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The Color of Conscience

The arrest in Coeur d’Alene Saturday of 31 men affiliated with a white supremacist group highlights the continued attraction of that part of Idaho to such groups. The individuals were charged with conspiracy to riot, after materials found with them indicated that they aimed to create havoc during the annual Pride in the Park event in Coeur d’Alene.

The area has long been associated with white supremacist ideology, dating back to the late 1970s, when the late Richard Butler established the headquarters of his hate group, the Aryan Nations, in Hayden.

In 2011, I produced “The Color of Conscience,” a documentary about the efforts of Idaho human rights advocates to shut down that compound, which they succeeded doing in 2000 after a court case bankrupted the group. I was one of the few reporters allowed to visit the compound before its buildings were burnt to the ground in an effort to erase their presence and influence.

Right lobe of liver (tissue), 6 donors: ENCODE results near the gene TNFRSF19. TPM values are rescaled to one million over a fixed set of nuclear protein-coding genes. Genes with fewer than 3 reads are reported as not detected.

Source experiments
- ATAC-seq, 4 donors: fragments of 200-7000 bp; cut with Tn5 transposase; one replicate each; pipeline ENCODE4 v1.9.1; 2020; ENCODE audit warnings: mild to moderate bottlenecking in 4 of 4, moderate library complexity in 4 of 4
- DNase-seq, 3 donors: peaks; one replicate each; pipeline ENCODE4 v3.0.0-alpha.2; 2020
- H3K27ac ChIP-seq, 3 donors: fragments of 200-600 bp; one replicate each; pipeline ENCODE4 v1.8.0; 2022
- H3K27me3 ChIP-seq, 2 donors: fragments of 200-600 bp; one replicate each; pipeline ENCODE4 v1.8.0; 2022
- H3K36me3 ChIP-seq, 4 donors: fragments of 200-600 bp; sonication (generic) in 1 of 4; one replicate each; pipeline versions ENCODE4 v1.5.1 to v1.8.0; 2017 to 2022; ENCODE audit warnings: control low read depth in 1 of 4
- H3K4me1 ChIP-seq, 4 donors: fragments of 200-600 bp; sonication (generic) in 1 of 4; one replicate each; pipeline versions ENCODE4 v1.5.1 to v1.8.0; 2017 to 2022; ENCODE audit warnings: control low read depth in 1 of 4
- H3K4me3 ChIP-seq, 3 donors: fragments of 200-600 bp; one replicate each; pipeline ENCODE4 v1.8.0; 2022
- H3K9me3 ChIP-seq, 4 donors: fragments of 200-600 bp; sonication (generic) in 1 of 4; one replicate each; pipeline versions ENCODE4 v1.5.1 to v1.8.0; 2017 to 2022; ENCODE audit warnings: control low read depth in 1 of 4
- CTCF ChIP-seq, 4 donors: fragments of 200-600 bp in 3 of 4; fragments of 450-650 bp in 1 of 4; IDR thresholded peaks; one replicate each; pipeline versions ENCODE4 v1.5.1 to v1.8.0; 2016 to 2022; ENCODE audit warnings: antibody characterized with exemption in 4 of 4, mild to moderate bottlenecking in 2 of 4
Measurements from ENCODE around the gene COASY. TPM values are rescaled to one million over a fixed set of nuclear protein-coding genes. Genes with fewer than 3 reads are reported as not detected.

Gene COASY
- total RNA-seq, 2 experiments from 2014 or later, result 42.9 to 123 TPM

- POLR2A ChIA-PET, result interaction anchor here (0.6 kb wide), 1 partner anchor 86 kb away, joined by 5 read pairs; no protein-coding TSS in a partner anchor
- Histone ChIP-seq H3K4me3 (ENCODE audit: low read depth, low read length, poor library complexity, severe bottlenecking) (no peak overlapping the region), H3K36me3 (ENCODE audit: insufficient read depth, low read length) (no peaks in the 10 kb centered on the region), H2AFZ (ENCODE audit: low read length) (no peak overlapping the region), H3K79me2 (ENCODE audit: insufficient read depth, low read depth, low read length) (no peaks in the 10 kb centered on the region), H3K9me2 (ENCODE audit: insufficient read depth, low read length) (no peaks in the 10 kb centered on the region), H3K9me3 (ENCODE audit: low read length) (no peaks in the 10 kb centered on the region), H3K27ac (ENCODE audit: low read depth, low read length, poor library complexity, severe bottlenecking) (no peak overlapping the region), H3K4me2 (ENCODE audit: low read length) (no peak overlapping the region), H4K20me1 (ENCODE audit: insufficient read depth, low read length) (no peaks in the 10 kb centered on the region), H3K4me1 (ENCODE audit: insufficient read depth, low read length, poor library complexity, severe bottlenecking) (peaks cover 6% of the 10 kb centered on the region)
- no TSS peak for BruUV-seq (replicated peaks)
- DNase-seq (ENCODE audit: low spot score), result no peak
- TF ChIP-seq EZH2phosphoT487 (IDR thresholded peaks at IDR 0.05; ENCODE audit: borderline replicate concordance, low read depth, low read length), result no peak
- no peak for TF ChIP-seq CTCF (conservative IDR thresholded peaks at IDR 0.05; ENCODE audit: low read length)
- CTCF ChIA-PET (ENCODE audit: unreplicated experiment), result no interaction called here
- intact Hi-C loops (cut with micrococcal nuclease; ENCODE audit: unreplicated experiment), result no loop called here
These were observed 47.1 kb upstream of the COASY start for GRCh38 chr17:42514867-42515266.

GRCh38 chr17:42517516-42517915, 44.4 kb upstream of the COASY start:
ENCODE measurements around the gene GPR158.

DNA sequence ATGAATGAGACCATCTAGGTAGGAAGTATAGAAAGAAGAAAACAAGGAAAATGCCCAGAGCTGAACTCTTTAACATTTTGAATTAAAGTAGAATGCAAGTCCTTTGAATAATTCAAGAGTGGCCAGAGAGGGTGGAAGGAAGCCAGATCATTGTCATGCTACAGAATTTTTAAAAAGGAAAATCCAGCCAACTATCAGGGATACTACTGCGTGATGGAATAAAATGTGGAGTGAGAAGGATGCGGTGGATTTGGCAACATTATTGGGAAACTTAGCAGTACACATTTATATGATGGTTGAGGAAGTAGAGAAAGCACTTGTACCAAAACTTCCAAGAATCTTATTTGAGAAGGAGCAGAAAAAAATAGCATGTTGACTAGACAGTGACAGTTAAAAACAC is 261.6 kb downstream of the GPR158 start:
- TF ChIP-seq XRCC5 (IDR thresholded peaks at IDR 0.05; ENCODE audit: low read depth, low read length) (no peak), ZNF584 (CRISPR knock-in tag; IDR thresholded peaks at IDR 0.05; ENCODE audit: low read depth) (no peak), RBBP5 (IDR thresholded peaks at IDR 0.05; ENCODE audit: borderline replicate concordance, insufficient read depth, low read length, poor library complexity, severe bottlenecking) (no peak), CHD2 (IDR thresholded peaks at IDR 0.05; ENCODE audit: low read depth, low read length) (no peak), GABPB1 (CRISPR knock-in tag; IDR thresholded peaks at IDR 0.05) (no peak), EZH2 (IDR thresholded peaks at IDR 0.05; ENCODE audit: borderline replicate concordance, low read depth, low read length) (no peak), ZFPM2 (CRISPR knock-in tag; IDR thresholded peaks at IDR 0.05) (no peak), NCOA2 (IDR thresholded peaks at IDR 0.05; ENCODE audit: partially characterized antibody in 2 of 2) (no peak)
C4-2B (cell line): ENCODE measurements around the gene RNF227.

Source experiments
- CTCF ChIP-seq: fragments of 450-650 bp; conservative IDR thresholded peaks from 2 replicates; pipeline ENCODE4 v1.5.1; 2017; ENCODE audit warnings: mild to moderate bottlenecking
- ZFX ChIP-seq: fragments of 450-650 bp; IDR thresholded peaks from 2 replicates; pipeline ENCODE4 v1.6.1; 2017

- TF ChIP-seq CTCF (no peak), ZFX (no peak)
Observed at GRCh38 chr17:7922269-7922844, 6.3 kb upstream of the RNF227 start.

However, even after the 2000 verdict, Butler was undeterred. “This is nothing,” he told reporters. “We have planted seeds.”

“You can’t stop the message,” said his deputy, Michael Teague. “You can’t stop our hearts. You can’t stop our minds. It’s never going to happen.”

More than 20 years later, that seems to be the case. However, this time, an astute observer at a local hotel, watching what he or she termed as “a little army” get into a U-Haul, called law enforcement. We’ll learn more in the days to come, but that act potentially saved lives.

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